Jeremy Dalmas looks sharp in a suit, owns a big red couch, and is remarkably lackadaisical about having a couple hundred strangers in his yard. Together, these qualities make up the backbone of Oakland Nights ... Live! — a late-night, Oakland-themed "talk show" that Dalmas and cohort Julie Crossman have been co-hosting in the backyard of his North Oakland home once a month since last fall.
Dalmas was an active musician before becoming an informal talk-show host. And while he liked performing, he said he felt awkward "just sitting and playing music in front of people." So he started incorporating interactive elements into his live shows, and also became the charismatic host of the Seaweed Sway Showcase at the Make-Out Room in the Mission, where he once executed a theatrical reenactment of the Oregon Trail computer game. Crossman occasionally performed in Dalmas' skits, which set them on a path toward a show all their own.
Touted as "half Johnny Carson, half Pee-Wee's Playhouse, half Fresh Air, and all Oakland," Oakland Nights borrows from elements of the traditional talk-show format with ample use of cue cards during on-the-couch interviews, a cardboard cutout of the city's skyline, a swanky house band, stand-up comics, and even a telephone to field live calls. Yet that's where the similarities end. From the minute Dalmas and Crossman (who has co-hosted the show dressed as a hot dog and a medieval knight) appear onstage every first Saturday of the month, it's clear that their production is the sort of theatrical free-for-all where the audience is as much a part of the show as are the guests, and where the rules fly so far out the window that they end up halfway down the street. "We try to make it really fun and interactive, and the audience members are sort of welcome to say anything at any point in the show," Dalmas said.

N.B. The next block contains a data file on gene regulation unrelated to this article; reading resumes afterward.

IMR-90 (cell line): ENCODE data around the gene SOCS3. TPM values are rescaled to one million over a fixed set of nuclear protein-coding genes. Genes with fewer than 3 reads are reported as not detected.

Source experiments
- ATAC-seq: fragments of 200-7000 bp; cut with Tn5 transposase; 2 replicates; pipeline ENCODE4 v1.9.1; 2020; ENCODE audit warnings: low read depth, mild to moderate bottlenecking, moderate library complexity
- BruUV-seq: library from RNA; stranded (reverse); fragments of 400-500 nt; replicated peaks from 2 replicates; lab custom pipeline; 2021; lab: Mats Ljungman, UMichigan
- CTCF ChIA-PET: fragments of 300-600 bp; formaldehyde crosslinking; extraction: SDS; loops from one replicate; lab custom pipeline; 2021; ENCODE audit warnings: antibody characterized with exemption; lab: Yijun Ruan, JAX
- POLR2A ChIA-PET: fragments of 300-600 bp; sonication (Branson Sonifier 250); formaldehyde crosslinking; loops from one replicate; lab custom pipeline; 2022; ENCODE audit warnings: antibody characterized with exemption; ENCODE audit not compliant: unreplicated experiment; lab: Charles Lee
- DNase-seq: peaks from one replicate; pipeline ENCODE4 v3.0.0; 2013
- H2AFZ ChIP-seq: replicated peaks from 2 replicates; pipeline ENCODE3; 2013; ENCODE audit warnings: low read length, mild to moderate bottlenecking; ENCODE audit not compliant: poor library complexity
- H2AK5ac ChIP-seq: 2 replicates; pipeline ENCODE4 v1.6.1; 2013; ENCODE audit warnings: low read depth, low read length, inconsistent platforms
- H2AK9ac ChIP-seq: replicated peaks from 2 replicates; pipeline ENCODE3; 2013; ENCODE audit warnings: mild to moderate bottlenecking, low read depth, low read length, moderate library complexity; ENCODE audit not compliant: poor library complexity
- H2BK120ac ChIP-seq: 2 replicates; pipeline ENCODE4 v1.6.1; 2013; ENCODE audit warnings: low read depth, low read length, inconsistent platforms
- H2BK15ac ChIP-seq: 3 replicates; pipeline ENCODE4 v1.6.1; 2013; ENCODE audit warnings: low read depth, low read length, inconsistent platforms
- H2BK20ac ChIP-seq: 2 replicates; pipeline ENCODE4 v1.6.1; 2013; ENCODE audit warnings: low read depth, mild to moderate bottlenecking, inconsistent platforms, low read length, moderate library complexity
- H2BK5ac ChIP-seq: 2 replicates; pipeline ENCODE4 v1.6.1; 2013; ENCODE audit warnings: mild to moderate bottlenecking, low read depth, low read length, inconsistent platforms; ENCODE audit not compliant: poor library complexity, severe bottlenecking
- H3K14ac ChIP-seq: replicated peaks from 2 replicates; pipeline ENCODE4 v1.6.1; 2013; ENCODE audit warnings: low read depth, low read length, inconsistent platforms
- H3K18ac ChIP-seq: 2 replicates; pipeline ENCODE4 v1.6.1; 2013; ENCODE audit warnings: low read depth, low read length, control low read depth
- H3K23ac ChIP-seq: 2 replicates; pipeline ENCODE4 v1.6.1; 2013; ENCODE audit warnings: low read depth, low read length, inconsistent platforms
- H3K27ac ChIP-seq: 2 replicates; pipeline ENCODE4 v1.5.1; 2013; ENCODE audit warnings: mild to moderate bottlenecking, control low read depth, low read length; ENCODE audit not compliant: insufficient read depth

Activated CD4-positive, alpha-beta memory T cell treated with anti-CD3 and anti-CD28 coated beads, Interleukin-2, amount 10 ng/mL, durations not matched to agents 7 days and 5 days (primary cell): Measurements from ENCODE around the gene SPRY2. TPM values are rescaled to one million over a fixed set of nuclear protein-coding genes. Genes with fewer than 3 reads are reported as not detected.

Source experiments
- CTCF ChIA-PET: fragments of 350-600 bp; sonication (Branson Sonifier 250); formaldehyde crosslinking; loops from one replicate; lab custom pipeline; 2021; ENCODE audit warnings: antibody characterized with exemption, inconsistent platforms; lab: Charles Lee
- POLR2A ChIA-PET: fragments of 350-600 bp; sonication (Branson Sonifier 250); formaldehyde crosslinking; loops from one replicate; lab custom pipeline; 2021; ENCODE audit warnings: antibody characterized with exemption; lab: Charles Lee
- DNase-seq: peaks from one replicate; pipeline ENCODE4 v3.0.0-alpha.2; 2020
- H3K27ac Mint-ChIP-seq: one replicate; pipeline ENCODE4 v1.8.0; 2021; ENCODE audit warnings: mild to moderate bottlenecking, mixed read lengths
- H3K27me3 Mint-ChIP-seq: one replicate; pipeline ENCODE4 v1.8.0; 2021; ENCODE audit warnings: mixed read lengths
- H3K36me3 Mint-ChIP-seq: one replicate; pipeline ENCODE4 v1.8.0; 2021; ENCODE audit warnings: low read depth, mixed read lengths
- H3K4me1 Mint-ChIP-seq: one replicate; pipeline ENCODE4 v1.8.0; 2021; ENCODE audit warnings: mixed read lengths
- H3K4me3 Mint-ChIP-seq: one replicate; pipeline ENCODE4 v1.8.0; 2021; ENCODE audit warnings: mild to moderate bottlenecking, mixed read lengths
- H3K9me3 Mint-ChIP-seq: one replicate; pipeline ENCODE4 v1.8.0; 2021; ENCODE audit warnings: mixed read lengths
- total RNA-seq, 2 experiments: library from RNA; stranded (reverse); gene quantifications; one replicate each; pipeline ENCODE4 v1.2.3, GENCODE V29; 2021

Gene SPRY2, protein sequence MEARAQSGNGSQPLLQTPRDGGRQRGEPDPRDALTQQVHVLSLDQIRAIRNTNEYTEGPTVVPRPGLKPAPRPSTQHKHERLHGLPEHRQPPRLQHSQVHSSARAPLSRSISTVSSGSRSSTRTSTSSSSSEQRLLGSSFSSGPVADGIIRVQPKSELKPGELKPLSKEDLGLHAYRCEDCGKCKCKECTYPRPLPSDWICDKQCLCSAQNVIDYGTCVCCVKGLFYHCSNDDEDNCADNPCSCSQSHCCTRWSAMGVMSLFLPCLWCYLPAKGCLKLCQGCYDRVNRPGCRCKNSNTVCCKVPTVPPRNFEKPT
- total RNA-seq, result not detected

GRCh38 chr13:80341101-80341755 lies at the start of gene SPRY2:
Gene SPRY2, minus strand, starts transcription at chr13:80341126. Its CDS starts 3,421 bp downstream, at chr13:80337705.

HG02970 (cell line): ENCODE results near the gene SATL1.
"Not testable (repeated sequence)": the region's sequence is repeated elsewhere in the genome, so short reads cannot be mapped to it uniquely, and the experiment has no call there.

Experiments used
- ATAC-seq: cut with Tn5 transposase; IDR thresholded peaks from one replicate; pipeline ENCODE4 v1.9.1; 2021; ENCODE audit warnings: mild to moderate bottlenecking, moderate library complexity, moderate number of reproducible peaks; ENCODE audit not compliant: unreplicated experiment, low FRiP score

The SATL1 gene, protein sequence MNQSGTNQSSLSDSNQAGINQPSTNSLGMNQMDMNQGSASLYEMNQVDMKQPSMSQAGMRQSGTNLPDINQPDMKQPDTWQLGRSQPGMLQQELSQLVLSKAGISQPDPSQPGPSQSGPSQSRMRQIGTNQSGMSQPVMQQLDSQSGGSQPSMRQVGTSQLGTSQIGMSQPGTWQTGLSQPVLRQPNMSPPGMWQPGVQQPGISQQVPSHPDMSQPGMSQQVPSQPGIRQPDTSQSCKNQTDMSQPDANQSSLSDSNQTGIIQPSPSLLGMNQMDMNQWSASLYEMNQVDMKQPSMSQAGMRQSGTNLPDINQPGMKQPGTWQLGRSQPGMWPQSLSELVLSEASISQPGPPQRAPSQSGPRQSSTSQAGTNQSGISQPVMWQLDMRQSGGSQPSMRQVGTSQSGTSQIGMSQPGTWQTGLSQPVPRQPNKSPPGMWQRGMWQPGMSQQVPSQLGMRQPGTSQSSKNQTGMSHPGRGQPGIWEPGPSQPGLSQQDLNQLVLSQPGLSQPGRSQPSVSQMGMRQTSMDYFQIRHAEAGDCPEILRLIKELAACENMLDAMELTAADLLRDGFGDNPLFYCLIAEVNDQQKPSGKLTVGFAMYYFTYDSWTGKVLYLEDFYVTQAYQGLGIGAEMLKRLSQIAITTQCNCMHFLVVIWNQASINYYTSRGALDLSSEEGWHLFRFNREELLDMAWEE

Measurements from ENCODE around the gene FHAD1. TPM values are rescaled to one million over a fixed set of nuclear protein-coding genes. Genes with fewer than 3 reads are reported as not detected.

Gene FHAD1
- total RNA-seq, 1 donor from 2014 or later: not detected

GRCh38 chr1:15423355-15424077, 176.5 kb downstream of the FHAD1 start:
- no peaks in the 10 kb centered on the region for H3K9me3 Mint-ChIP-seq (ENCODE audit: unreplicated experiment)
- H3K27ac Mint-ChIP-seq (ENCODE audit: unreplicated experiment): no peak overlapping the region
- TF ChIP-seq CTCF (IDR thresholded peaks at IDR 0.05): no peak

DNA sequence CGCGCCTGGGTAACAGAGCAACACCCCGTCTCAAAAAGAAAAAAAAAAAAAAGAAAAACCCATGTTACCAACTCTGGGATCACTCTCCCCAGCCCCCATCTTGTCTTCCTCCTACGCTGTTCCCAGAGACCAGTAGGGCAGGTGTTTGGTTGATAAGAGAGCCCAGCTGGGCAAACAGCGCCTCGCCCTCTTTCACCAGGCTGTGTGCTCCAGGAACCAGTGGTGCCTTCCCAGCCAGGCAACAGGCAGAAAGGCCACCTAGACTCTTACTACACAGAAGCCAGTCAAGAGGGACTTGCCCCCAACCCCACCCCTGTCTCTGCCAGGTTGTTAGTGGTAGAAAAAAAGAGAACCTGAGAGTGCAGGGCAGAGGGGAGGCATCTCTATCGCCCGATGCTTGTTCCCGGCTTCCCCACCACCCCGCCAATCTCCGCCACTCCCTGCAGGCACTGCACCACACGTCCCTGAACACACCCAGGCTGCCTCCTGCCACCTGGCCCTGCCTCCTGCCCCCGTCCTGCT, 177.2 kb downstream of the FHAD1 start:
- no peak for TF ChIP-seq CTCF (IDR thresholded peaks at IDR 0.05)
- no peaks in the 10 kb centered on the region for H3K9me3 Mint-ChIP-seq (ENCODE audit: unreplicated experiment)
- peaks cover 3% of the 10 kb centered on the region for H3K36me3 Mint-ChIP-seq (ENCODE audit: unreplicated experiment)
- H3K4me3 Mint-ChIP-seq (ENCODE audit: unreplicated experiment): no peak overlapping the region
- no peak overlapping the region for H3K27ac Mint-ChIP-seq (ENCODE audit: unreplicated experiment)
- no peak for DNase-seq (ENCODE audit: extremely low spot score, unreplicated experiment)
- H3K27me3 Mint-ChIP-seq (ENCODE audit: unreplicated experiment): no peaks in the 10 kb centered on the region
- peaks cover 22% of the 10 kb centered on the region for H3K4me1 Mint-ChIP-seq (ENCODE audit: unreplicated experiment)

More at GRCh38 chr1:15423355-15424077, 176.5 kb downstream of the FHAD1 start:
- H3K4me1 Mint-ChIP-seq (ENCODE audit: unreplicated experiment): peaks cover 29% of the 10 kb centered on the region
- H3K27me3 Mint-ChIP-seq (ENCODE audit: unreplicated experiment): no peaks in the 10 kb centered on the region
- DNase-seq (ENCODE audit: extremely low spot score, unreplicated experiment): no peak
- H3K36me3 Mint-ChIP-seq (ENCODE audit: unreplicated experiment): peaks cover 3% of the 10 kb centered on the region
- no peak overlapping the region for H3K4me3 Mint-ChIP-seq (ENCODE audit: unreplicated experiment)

And while each "episode" flows more or less like a talk show, the tone and format tends to be driven by the monthly theme. June's show, "Book Club," featured readings by authors like prize-winning poet Dean Rader. Another included a phone interview with a local astrophysicist stationed at the South Pole. And it's not uncommon for shows to include talks with small-business owners and local nonprofits. Dalmas said he's trying to strike a balance between entertaining and informative, and even has tentative plans for an election-themed show in October, in which he'll invite City Council District 1 candidates as guests. "There are a lot of people doing a lot of interesting things in Oakland," Dalmas said, "and we try and focus on things that are a little less normal."
The next show, "Oaklandrants," on Saturday, July 7, is a take on the popular TEDTalks series. The Oakland Nights version will include brief presentations on "Regional Specificity in Department of Transportation Signs" and "80s Post-Punk Influence on Bay Area Dance," plus a medical student's musings on gonorrhea — which, Dalmas half-quipped, is an "interesting disease." At 3911 Clarke St., Oakland. 7:30-10 p.m., free. 510-585-3537 or OaklandNightsLive.com
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